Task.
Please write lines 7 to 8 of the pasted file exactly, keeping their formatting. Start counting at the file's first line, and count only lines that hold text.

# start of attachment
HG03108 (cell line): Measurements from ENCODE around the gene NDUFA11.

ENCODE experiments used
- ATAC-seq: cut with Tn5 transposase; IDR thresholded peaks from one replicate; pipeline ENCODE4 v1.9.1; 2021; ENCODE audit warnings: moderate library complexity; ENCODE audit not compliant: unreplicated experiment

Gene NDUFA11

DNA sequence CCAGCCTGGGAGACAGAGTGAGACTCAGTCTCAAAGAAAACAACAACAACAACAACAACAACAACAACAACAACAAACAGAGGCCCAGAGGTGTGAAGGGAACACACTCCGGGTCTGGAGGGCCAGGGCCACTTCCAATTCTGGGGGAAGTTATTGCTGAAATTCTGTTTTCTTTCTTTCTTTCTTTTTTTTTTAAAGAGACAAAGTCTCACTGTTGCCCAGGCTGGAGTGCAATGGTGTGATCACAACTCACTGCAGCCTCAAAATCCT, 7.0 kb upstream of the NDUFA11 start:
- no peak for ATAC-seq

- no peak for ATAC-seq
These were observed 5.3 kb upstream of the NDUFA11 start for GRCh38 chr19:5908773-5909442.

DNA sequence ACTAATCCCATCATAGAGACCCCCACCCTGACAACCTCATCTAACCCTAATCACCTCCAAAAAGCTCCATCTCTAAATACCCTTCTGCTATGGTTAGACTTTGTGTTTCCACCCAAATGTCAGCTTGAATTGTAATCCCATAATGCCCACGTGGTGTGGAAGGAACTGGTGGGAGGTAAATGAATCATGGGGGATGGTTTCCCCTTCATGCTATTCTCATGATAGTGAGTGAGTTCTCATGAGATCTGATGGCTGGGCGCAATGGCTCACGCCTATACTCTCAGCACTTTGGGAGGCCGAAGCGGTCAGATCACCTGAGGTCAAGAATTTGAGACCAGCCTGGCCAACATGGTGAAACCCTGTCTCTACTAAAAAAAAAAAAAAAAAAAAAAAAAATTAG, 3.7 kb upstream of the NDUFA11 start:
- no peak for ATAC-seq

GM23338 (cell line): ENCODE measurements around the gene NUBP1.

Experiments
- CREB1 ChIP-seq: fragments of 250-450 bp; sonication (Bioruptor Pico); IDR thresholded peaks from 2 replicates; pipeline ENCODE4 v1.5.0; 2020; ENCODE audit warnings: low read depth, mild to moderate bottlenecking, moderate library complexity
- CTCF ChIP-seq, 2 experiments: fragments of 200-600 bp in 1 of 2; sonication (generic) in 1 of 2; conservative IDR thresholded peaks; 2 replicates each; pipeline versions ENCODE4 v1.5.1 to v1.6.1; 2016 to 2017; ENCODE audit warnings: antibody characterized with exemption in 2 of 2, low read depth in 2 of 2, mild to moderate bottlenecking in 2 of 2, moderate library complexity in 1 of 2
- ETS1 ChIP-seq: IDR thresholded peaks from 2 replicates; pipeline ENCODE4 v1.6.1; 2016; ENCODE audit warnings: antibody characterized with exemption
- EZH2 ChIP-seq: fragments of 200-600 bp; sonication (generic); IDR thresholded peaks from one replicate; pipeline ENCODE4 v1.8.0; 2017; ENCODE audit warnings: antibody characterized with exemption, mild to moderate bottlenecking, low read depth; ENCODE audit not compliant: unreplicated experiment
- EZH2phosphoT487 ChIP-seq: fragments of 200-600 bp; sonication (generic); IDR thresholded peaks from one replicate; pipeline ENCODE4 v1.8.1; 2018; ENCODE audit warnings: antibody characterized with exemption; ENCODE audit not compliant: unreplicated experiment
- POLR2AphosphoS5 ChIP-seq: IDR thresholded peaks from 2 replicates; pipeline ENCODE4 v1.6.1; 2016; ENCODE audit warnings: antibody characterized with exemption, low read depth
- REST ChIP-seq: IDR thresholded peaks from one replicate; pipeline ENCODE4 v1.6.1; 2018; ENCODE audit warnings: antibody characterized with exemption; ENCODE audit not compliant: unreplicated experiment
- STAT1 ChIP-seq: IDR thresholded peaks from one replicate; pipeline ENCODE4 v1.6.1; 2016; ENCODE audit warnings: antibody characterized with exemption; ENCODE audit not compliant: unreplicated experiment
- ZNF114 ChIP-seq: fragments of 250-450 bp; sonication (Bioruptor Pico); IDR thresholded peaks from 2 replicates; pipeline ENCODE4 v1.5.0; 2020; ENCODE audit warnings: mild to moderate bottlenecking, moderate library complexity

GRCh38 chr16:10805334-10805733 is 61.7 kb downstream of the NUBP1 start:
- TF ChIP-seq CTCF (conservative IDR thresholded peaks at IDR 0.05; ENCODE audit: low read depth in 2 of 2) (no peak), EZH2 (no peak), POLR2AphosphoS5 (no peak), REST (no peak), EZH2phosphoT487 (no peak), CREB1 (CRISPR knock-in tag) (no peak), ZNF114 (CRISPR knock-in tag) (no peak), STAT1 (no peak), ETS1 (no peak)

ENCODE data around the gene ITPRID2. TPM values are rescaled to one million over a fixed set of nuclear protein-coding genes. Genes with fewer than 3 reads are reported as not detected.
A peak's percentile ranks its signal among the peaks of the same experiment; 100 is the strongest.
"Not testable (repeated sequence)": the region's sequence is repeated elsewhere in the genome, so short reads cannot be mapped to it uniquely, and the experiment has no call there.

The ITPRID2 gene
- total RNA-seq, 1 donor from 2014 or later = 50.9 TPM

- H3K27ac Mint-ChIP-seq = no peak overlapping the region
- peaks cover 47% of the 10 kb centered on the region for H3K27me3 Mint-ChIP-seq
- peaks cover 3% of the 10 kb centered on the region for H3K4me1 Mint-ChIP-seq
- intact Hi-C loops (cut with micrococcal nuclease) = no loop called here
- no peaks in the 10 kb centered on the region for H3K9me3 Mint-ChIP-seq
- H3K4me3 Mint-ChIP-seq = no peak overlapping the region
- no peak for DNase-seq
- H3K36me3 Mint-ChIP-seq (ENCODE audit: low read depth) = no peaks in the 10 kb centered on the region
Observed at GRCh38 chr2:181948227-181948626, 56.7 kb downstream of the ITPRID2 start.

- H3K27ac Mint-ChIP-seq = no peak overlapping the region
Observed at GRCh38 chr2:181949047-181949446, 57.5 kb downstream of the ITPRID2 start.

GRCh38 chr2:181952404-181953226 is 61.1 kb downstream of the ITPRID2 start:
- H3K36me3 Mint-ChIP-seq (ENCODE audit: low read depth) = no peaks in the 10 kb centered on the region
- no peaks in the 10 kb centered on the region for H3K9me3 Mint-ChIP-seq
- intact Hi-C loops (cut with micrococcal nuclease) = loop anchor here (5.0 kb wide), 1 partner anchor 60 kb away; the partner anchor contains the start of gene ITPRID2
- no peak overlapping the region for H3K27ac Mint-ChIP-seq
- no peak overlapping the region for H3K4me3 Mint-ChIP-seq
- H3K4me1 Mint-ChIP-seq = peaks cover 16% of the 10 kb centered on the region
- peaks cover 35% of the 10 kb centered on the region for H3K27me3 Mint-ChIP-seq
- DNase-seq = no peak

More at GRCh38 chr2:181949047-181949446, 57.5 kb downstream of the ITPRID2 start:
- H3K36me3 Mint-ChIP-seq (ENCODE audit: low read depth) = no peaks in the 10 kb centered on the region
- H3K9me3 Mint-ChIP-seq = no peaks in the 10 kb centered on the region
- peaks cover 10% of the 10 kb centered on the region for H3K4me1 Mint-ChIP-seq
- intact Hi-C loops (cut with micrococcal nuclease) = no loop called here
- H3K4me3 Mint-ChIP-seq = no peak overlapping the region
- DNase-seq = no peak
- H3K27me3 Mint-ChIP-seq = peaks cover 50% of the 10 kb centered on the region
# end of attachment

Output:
- no peak for ATAC-seq
These were observed 5.3 kb upstream of the NDUFA11 start for GRCh38 chr19:5908773-5909442.